Unite Our Voices, a place for families, providers, politicians and concerned citizens to find information and learn how to advocate for children and adults with disabilities and pediatric cancer. Moore has a 20-year-old son, Jacob, who has Down syndrome and autism and is also a cancer survivor. Appointed to the council in 2016, Moore continues to further her grassroots advocacy efforts to make a difference in the services families of children and adults with disabilities receive in Georgia. She lives in Alpharetta.Heidi J. Moore is a parent advocate for individuals with disabilities and pediatric cancer research with
Center for Leadership in Disability at Georgia State University. As a council member, Crenshaw strives to help people understand that Georgians with and without disabilities benefit when they are welcomed together as valued members of their communities.Mark Crenshaw was appointed to the council in 2019 and is working to positively influence policy and model services in Georgia. He works as the director of interdisciplinary training at the
Evan Nodvin, a self-advocate, has been a GCDD council member since 2013. Nodvin has participated in My Voice, My Participation, My Board with the Center for Leadership in Disability as well as Partners in Policy Making with GCDD. He works with the council to advocate for the end to the Medicaid waiver waiting list. Nodvin is a resident of Dunwoody.
People First of Fitzgerald, where she lives. An active advocate, Harris has participated in Disability Day at the Capitol; advocated for a local library to stay open; and fought for public transportation in the Fitzgerald community that can serve everyone. She currently serves on the board of Jessamine Place Human Rights Committee and is an advisory member for GCDD.Dorothy Harris, a self-advocate, serves as secretary of
GCDD works to create systems change for people with developmental disabilities and their families by increasing opportunities for independence and inclusion. By collaborating with, supporting and funding projects across Georgia, the council promotes innovative programs and activities to develop opportunities to enhance the quality of life for Georgians living with developmental disabilities. Since its inception in 1971, GCDD has advocated for more than 1.7 million Georgians with developmental disabilities and their families.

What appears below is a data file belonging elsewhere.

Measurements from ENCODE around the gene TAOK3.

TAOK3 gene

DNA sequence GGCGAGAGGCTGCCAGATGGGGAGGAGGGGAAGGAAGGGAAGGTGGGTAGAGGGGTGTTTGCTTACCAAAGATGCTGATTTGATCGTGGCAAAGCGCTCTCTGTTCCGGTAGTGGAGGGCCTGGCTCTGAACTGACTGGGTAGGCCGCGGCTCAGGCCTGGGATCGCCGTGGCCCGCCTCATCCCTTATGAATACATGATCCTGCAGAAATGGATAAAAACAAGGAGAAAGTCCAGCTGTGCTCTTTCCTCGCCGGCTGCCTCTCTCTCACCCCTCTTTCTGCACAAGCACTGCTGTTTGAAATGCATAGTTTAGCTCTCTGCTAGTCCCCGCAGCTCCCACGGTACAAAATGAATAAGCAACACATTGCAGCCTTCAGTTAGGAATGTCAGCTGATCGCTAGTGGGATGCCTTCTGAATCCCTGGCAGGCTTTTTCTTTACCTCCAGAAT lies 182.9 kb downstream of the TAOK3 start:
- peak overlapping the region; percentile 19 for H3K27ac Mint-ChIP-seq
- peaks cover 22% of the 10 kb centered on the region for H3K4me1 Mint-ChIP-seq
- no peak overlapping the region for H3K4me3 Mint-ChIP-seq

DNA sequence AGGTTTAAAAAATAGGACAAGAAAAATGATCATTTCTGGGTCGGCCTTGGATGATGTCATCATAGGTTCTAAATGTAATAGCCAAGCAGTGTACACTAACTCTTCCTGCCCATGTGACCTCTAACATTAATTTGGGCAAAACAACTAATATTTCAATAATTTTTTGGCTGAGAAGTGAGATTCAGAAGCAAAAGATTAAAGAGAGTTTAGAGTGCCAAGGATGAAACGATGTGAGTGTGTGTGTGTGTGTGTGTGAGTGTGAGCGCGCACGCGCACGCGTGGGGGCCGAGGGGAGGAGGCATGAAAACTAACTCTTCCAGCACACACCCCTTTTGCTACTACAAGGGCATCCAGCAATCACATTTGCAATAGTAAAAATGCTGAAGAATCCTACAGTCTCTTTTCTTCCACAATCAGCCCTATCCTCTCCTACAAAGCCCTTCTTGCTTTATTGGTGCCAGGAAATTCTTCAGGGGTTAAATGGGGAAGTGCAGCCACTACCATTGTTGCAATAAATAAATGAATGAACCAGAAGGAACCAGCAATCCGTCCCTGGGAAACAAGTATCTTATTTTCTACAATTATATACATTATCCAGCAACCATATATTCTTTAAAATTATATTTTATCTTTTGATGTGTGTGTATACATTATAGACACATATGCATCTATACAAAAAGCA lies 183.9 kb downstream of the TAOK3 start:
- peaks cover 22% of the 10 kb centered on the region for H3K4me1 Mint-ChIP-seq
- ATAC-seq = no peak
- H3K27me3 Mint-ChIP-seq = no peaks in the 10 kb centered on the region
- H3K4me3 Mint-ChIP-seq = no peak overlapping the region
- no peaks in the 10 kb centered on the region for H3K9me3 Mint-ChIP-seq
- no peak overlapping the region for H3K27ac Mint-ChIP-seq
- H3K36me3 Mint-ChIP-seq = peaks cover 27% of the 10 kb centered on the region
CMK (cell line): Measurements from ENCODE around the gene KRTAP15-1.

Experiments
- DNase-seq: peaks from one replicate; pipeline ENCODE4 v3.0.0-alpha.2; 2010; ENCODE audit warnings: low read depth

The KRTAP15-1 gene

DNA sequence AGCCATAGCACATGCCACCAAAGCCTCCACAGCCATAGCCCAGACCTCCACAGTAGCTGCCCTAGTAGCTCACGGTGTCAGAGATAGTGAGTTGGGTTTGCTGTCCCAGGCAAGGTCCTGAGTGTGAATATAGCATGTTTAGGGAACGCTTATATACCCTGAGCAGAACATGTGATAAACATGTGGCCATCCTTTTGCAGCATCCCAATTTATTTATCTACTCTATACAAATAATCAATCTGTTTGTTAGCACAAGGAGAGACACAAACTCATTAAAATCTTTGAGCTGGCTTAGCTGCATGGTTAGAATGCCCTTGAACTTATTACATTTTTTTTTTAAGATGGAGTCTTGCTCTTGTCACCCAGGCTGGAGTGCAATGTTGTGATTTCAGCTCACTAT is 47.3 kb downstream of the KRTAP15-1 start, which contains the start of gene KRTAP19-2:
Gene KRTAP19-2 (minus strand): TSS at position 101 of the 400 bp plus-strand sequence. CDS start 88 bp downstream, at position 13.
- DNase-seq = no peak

Parties interested in more information about GCDD, or who would like to apply for the council, may find additional details and application guidelines on the GCDD website.
The Georgia Developmental Disabilities Network (GDDN) is a consortium of 10 Georgia-based, disability-focused organizations that are committed to connecting people with resources during the COVID-19 pandemic. GDDN hosts weekly phone calls to support individuals with disabilities, parents and family members, caregivers and other stakeholders to share COVID-19 challenges.
The weekly webinars provide resources for Georgians with disabilities and other stakeholders that offer guidance on navigating various topics such as Medicaid waivers, employment, Appendix K and more.
The resources are available on GCDD’s website. Click the category of interest below and access various links, recordings and information.
- Key Documents
- Appendix K
- COVID-19 Info
- Health Care
- National Policy
- Non-Waiver Supports
- Plain Language Materials
- Social Security & Other Benefits
- Spanish Language Materials
- Special Education
- Weekly Call Materials
To see all documents, visit the main “Georgia Resources” folder via Google Drive.
GDDN partners include: The Arc Georgia, Center for Leadership in Disability at Georgia State University, Down Syndrome Association of Atlanta, The Fragile X Association of Georgia, Georgia Advocacy Office, Georgia Council on Developmental Disabilities, Institute on Human Development and Disability at the University of Georgia, Parent to Parent of Georgia, Spectrum Autism Support, Education and Resources and Uniting for Change.